Until recently, many firefighting procedures have been based more on tradition than on validated research into fire dynamics. While firefighter professionalism, skill, and experience often mitigate this situation, a lack of scientific understanding places firefighters, the public, property and critical infrastructure at risk during operations. Furthermore, changes in building construction and increased fuel loads have altered the modern fire environment, resulting in faster fire propagation and more rapidly occurring dynamic fire events. These factors, combined with a decrease in overall numbers of fires from which firefighters can gain experience and retirement demographics across the fire service resulting in the loss of considerable legitimate experiential knowledge, point to the conclusion that the tradition-based approach to firefighter professional development has become obsolete.
Within the past six years, several notable Canadian incidents have occurred during firefighting operations which highlight these challenges. These include the death of a captain with Montréal fire service in January, 2006, the deaths of two captains with Winnipeg Fire Paramedic Service in February, 2007 and the deaths of two volunteer firefighters in Listowel, Ontario in March, 2011. In January, 2007, five Ottawa firefighters were injured, three critically, after jumping out of 4th story windows during a structure fire. Post incident investigations of these and other near-miss and critical fire incidents consistently identify inadequate size-up, risk assessment, fire dynamics evaluation, tactics and live fire training as contributing factors to injuries, deaths and property losses. Economically, direct dollar losses from fire in Canada alone in 2007 exceeded $1.5B, an amount which excludes any cascading economic effects, the operational costs of responding agencies and any rehabilitation expenses associated with injured responders. Using economic forecasting models, researchers at Arizona State University have demonstrated the significant impacts that successful firefighting operations have on economic sustainability, and illustrate the ripple effect that fire ‘saves’ have on averting job and production losses which impact nationally, regionally and, especially, locally. It becomes clear, through these examples and others, that there exists a need to increase firefighting safety and efficacy through a better understanding of fire dynamics and associated mitigation strategies.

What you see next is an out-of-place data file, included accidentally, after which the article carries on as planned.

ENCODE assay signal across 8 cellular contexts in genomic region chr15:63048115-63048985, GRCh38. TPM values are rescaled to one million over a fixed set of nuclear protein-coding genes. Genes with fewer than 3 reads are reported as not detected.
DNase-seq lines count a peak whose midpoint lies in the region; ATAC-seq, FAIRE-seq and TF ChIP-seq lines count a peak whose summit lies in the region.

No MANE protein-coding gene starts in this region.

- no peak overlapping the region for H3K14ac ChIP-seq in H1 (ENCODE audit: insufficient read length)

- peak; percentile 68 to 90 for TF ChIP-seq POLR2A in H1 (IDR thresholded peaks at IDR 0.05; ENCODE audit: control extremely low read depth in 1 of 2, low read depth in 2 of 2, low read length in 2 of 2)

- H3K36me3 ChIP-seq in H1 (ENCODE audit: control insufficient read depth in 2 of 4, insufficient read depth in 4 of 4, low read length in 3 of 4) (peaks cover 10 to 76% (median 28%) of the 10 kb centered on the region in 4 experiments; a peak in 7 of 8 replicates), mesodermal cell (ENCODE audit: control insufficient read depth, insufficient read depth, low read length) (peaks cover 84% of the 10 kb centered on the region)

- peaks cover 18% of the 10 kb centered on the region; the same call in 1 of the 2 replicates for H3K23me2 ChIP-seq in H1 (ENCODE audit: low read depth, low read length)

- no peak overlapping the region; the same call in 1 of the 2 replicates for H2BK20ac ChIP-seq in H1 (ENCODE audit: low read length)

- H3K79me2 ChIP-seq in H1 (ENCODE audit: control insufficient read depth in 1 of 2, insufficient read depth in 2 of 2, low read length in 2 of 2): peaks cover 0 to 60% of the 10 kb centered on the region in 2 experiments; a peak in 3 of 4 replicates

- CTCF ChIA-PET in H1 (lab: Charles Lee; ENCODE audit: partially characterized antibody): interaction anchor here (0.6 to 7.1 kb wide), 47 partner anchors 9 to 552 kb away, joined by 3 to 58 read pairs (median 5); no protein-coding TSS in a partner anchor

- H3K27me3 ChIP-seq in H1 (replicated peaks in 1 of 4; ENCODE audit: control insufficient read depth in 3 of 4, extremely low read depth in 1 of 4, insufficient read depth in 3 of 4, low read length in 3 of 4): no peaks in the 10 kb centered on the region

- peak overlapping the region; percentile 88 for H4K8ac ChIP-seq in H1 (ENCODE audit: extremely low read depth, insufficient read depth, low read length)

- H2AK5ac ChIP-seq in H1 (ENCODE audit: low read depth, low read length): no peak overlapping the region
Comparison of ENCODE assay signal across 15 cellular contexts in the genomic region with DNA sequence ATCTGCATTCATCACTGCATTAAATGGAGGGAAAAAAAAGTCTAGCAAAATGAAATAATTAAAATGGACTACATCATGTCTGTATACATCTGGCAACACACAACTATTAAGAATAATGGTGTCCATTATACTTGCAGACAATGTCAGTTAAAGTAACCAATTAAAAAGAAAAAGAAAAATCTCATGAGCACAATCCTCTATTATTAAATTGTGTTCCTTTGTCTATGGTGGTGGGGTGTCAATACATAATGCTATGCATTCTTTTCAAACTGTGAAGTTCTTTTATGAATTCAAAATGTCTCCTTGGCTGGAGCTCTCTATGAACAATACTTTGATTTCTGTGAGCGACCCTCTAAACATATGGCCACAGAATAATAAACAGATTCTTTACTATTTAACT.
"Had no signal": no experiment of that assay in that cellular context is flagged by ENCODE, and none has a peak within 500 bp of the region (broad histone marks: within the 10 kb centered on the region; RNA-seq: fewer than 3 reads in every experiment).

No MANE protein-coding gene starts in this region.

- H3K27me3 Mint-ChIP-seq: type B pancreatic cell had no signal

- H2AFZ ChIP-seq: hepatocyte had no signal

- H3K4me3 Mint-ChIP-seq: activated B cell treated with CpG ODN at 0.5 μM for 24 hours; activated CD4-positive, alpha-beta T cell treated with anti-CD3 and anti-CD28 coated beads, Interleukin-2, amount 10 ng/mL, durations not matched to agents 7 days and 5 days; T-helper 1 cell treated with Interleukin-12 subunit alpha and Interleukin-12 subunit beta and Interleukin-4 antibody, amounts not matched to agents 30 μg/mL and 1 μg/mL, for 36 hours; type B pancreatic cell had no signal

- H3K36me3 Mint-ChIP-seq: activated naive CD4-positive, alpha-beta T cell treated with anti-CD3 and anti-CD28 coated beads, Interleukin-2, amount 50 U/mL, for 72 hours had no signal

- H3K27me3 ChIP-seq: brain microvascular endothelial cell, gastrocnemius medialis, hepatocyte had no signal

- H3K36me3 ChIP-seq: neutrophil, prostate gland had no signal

This collaborative, evidence-based fire dynamics curriculum is born out of the need to address these gaps between the science of fire dynamics and current firefighting strategies and tactics, translating knowledge into practice and resulting in safer and more effective firefighting operations which reflect the modern fire environment. The curriculum confirms theory and makes it accessible to front-line workers through its blended e-learning format, and confronts a wide range of existing, inaccurate and potentially dangerous assumptions, replacing them with complex, often non-intuitive research findings in a valid and reliable way and links them to appropriate mitigation techniques.